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Opening Statement of Councilmember Grosso

Chairperson, Committee on Education
Committee on Education Hearing on
B22-781, the “Blind Students Literacy and Education Rights Act of 2018”
B22-512, the “Commission on Literacy Establishment Act of 2017” and
“The State of Literacy Efforts”
October 10, 2018

Good morning, I am David Grosso the Chairperson of the Committee on
Education. Today’s public hearing is on B22-0781, the “Blind Students Literacy
and Education Rights Act of 2018,” B22-0512, the “Commission on Literacy
Establishment Act of 2017” and The State of Literacy Efforts.

The Blind Students Literacy and Education Rights Act of 2018 as introduced by
Councilmembers Todd, Nadeau, and Bonds, requires that Individualized
Education Plans for visually impaired or blind students must include instruction in
braille unless it is determined to be inappropriate by the IEP team. It establishes
standards for Braille proficiency and instruction, and it establishes certification
standards for teachers and requires instruction to be available in a computer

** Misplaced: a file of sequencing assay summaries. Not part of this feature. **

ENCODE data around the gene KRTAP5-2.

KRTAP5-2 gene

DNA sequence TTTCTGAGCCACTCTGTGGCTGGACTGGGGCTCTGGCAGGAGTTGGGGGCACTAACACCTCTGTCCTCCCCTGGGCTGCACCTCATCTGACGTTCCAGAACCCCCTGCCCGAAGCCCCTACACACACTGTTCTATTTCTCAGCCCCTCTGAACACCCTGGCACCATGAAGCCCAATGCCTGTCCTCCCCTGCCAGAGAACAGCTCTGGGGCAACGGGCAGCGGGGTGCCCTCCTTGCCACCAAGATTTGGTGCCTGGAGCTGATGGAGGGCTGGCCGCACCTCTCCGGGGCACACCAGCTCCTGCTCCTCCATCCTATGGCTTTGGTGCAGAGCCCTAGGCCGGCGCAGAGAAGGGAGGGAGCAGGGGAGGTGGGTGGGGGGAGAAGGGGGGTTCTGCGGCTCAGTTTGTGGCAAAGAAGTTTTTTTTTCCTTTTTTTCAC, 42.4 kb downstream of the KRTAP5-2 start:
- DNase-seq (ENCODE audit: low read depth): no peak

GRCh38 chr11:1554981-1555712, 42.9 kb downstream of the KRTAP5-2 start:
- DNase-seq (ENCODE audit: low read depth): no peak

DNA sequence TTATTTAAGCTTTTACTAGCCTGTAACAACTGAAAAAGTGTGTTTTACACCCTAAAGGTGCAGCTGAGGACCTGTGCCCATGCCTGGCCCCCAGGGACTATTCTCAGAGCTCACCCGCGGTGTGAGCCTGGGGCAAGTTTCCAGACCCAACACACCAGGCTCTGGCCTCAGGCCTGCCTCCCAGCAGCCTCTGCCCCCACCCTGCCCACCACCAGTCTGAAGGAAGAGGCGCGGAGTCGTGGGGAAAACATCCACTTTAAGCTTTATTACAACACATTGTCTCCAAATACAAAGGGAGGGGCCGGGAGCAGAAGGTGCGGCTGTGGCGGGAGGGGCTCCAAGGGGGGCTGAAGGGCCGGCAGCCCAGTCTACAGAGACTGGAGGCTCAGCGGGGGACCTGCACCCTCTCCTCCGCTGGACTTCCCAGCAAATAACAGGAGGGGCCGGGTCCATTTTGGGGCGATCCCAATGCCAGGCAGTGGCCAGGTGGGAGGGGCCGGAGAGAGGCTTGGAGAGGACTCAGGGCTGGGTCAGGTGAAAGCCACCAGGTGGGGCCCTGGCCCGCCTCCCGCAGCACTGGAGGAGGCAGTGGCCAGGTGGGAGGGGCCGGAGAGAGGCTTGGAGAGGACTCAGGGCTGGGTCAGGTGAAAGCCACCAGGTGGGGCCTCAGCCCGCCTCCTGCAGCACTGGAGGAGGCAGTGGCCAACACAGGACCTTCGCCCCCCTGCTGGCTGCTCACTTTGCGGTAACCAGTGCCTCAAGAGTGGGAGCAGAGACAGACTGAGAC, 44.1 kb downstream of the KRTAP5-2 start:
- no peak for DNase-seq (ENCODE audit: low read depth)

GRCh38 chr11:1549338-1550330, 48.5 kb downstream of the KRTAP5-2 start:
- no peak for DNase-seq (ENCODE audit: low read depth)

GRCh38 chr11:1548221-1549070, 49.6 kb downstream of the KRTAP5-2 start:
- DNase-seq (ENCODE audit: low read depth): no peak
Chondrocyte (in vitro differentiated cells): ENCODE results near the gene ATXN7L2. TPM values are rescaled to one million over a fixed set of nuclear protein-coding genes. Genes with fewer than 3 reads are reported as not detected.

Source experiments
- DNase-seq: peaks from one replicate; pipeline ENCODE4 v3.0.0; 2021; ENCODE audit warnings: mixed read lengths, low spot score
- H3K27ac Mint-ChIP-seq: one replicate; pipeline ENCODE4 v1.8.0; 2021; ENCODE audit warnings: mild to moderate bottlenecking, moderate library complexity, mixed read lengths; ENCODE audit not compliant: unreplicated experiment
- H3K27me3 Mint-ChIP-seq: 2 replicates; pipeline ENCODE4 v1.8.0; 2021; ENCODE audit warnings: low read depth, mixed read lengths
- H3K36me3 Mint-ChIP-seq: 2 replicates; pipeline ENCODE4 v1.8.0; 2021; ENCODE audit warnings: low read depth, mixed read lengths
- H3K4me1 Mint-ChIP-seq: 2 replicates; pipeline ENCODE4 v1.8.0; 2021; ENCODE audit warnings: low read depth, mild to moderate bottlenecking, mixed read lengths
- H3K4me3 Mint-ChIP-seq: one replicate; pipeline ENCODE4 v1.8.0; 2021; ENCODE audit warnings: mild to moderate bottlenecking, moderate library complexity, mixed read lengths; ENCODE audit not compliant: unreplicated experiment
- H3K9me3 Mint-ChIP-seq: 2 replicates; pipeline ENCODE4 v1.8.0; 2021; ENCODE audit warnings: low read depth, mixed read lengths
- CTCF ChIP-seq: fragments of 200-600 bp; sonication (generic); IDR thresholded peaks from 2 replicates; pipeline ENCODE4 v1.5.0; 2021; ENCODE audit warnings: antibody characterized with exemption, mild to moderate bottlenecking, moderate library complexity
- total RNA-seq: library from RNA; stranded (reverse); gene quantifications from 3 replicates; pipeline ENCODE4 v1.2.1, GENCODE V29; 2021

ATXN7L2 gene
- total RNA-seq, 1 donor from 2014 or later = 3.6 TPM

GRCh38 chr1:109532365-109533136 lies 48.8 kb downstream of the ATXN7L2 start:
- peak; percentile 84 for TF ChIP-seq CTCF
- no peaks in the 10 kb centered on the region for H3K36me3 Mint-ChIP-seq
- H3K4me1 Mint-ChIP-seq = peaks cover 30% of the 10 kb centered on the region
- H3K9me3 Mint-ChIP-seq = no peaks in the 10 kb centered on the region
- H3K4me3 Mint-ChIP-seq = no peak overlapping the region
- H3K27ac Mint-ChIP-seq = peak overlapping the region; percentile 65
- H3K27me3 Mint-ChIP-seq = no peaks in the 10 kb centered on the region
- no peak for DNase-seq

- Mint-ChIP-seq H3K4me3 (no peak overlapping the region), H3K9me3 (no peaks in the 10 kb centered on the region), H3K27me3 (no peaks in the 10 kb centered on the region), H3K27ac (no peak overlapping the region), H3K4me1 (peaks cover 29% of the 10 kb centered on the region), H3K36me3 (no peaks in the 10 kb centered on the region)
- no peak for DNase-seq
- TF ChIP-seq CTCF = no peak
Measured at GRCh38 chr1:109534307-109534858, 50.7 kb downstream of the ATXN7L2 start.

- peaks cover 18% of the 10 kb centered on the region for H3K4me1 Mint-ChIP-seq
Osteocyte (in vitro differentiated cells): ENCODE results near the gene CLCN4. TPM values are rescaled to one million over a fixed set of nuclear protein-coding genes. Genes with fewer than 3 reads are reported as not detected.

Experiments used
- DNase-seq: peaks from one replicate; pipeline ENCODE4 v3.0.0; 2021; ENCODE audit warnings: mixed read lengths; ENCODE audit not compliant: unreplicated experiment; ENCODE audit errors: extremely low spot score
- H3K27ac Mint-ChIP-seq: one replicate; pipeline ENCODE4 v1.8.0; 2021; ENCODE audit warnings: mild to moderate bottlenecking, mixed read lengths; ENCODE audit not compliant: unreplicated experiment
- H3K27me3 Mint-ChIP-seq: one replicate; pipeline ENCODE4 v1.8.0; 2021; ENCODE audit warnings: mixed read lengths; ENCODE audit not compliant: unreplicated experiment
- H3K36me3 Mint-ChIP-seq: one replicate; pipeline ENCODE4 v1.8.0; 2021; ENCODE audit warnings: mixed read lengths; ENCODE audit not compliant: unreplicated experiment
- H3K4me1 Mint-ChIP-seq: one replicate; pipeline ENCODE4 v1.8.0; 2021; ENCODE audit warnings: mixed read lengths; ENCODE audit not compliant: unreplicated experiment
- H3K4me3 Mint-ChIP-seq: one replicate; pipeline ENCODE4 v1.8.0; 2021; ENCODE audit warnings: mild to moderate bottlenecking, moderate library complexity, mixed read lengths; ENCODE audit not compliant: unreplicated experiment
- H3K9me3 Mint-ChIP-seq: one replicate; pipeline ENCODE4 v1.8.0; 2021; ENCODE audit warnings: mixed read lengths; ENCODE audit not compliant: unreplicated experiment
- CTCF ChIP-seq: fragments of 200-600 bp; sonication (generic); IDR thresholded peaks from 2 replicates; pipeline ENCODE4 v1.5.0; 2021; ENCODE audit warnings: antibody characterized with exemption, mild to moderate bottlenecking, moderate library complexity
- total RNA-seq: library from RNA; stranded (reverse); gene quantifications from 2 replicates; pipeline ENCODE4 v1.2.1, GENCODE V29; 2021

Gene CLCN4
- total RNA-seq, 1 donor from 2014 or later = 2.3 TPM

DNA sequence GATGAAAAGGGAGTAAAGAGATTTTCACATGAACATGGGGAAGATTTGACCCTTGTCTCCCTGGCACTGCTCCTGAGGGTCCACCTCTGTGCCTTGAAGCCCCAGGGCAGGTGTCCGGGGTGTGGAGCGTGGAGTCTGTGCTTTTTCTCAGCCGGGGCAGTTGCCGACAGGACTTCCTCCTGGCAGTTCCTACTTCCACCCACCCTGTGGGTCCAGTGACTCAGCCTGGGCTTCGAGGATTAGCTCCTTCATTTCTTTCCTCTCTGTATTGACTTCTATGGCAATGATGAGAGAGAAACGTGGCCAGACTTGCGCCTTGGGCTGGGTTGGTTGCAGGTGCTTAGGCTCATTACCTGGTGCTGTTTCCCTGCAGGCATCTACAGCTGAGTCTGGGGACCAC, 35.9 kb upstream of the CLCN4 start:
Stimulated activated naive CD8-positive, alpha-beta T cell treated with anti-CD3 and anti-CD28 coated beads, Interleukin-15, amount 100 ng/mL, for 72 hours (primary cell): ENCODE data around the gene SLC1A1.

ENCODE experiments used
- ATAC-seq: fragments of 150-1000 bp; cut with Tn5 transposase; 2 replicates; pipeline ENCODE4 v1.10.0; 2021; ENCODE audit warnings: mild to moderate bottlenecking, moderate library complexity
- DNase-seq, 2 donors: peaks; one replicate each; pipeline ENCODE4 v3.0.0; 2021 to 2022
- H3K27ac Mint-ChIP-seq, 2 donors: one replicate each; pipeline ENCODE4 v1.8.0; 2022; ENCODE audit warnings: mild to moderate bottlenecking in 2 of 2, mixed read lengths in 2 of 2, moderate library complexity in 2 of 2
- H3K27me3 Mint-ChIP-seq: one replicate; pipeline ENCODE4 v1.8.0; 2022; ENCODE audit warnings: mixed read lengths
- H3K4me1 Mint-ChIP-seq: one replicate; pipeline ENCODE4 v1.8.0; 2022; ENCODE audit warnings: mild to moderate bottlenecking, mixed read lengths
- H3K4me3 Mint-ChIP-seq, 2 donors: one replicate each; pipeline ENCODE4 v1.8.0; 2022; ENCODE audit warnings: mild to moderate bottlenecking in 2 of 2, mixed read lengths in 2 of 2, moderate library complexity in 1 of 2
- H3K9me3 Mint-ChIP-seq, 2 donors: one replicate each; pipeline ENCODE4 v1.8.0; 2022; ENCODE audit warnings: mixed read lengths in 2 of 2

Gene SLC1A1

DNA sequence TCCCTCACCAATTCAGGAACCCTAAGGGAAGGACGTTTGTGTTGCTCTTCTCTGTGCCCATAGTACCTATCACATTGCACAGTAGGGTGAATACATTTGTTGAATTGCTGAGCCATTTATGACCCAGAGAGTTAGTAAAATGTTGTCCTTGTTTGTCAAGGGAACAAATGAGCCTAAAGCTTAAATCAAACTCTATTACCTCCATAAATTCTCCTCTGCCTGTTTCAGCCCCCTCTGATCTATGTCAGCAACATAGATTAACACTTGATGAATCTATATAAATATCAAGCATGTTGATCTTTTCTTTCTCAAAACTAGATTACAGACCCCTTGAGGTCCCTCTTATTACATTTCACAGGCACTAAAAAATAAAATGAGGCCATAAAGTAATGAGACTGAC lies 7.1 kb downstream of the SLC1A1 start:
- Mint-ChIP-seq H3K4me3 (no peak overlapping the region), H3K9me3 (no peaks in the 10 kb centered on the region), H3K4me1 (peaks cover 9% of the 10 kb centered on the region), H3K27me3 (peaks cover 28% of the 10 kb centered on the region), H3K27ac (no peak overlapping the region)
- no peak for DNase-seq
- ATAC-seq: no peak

accessible format.

The Commission on Literacy Establishment Act of 2017 as introduced by
Councilmembers T. White, Bonds, Cheh, McDuffie, Silverman, R. White, Gray,
and Chairman Mendelson, establishes a Commission on Literacy. The
Commission will develop comprehensive strategy recommendations to address
literacy disparities, provide support to advance literacy organizations, and plan
programming and events related to literacy.

Last year, on the PARCC exam, our standardized test that measures readiness for
college and careers, only 33% of students showed proficiency in literacy. While
we have seen an 8.5% growth since 2015, when DC moved to the rigorous PARCC
Assessment, for many students, that growth is not fast enough.

For our at-risk students, only 18.4% are proficient; for our English learners, only
18.8%. And for our students with disabilities, only 5.7% are proficient.

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When looking at results by race and ethnicity, we see the same story. While white
and Asian students are showing higher rates of literacy, our Black and Latino
students lag far behind.

Reading is the building block for all learning. It opens up doors of opportunities so
that students can imagine a future beyond their community and school.

This is why we have approved $1.6 million for early literacy grant recipients; why
we have fought cuts to and expanded investments in our world class public
library system, including the soon to be modernized MLK Jr. Central Library; and
why we are holding this hearing today

I look forward to the testimony given today and also from our government
witness about their efforts to not just continue the growth, but accelerate that
growth, particularly for our students with the most need.


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